The Costa Concordia Disaster – A PTSD Timebomb?
Much has been reported in the various media about the awful events that occurred on the evening of 13 January 2012 when the Costa Concordia ran aground on the Island of Giglio off the Italian coast. Reports have concentrated on the “How”, the “Why” and most definitely the confusion that ensued during the evacuation. Blame is still being apportioned with the Captain, rightly or wrongly, being the main target. Even the fact that we are in the centenary year of the 1912 Titanic Disaster has been commented on. Thankfully, it transpires that more life was not lost, though the loss of just one life in any senseless accident is too much. Of course, the loss of life could have been much worse. Little has been said thus far, however, regarding the psychological effects that such a disaster can bring to bear.
The startling fact is that shipwreck survivors are thought to be the most likely to succumb to Post-Traumatic Stress Disorder (PTSD) in the following years. Some publications would put the figure as high as 75%! The Concordia had a capacity of over 4,000 with a crew of approximately 400. So let’s say for argument’s sake, that there were 4,500 souls on board at the time of the disaster. That means that 3,375 people will endure some form of PTSD type symptoms! Of course, many of these will be mild and many people will successfully deal with them in their own way, but no doubt, there will be many that require specialist help in the years to come.
Any such “reaction” that occurs within 6 months of the traumatic event is known as an Acute Stress Reaction and any such symptoms must also be present for a certain amount of time. So it could be at least a year before we start seeing the first cases emerging and given that such symptoms can take up to 15 years to present (a figure I contest, but that’s the published wisdom), we may be seeing “Concordia PTSD” for many years to come!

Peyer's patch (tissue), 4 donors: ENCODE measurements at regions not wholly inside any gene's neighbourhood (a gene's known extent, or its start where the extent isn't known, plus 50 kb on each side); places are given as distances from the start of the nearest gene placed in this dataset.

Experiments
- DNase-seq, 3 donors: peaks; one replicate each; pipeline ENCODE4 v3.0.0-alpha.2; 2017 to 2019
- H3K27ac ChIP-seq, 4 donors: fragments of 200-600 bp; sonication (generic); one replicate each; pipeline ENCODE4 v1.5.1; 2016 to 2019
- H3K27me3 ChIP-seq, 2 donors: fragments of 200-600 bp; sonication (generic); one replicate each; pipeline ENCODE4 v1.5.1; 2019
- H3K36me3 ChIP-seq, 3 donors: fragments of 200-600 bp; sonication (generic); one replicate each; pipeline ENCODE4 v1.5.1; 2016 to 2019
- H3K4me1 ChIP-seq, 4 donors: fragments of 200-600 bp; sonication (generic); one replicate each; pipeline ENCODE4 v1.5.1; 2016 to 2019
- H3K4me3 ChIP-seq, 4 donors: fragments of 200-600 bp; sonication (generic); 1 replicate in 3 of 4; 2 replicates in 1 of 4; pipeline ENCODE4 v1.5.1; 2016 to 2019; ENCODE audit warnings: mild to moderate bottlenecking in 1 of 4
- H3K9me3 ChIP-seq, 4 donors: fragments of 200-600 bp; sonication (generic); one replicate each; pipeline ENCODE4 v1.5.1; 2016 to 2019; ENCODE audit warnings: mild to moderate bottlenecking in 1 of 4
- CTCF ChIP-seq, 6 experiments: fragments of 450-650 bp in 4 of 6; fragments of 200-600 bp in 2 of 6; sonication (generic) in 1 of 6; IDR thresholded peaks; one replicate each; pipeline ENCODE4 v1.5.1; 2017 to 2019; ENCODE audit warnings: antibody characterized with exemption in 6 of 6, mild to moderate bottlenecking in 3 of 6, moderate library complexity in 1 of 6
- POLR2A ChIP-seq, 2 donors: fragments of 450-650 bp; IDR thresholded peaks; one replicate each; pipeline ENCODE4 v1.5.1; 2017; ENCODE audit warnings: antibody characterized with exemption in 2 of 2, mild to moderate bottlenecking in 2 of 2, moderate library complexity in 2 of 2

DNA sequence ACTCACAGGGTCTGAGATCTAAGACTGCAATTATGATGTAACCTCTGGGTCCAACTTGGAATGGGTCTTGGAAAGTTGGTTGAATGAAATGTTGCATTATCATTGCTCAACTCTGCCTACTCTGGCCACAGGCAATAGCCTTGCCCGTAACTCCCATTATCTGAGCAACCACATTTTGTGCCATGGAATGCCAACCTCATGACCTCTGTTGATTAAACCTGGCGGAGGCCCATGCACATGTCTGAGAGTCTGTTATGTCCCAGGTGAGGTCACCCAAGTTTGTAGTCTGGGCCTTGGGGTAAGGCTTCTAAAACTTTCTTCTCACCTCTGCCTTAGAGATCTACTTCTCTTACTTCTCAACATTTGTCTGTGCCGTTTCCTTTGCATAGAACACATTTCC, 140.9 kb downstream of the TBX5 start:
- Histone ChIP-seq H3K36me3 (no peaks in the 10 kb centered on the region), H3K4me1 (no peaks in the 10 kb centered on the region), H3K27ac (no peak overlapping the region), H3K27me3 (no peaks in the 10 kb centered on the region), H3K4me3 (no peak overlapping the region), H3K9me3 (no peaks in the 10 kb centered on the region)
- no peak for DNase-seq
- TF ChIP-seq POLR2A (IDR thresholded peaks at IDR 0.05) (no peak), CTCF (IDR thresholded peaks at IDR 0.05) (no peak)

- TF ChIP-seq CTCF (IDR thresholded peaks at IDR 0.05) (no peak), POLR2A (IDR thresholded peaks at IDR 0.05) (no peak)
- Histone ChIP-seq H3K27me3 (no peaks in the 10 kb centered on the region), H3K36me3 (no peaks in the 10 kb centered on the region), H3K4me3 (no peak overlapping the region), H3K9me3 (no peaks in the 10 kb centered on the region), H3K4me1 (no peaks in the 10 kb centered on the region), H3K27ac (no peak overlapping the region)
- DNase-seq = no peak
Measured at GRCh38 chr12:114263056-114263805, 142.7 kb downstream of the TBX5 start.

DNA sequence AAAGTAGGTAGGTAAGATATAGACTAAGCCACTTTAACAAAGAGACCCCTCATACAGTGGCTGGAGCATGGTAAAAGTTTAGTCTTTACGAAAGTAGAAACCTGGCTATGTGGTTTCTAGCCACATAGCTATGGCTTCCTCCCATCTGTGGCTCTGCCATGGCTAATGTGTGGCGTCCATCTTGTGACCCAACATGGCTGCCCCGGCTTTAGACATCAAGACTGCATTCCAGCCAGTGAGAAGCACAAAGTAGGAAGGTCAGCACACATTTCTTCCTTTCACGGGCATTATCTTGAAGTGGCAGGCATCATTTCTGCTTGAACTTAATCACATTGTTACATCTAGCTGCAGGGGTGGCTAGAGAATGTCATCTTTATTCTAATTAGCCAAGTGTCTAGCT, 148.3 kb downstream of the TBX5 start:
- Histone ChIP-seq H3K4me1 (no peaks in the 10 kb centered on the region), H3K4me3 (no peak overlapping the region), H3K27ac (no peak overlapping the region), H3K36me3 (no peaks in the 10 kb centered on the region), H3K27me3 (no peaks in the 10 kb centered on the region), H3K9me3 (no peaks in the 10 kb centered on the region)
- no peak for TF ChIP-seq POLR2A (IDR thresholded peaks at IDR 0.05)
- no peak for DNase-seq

Immediate counselling and survivors willingness to accept such assistance when it is offered will also help to bring this number down. Yet there is another difficulty in that the survivors are geographically dispersed across the World. We have the well publicised rescue of the Korean couple, the lady that having survived the incident, took herself off home to Germany before thinking to let the authorities know that she was okay, thus removing herself from the “missing list”. Americans, English, even the crew were mostly Indian. So unless some bright spark in the cruise company thinks to set up a system designed to keep tabs on the survivors, we will never truly know the psychological impact of this disaster.
As a specialist in the field of PTSD and Psychological Trauma, I really do wish all that were involved in this awful tragedy the very bus of luck in the future. Let’s face it, to be involved in such an incident could be viewed as the worst luck possible. Call me cynical, but I for one will be expecting the first few PTSD sufferers to walk through the collective therapists door in the next few years. Perhaps even my door!